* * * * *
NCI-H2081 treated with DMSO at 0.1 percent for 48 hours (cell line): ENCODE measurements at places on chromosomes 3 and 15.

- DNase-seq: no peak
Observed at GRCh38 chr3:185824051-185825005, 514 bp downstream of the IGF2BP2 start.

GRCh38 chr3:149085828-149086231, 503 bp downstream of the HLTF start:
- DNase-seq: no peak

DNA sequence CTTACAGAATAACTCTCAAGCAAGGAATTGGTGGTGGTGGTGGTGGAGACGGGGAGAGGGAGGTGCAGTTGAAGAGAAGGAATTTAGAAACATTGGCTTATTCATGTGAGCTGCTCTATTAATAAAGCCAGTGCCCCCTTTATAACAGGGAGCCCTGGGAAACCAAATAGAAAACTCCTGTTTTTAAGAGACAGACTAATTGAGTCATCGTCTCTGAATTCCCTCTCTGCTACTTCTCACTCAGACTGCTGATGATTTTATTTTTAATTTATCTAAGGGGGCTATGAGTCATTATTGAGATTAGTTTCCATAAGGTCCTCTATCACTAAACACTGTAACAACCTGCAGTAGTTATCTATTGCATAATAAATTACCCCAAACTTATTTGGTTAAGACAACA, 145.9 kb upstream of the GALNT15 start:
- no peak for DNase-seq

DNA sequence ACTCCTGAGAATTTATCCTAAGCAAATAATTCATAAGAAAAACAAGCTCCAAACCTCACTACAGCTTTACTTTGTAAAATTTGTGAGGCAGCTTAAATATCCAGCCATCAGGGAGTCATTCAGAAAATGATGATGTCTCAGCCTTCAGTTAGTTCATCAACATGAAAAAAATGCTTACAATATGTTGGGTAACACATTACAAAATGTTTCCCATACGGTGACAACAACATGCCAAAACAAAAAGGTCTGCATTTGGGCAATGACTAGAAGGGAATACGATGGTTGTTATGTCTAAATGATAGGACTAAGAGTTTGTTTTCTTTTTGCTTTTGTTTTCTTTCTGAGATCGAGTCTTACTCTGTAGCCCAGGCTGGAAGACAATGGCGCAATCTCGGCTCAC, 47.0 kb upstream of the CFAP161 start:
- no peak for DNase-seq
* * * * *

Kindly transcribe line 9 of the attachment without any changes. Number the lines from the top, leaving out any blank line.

- no peak for DNase-seq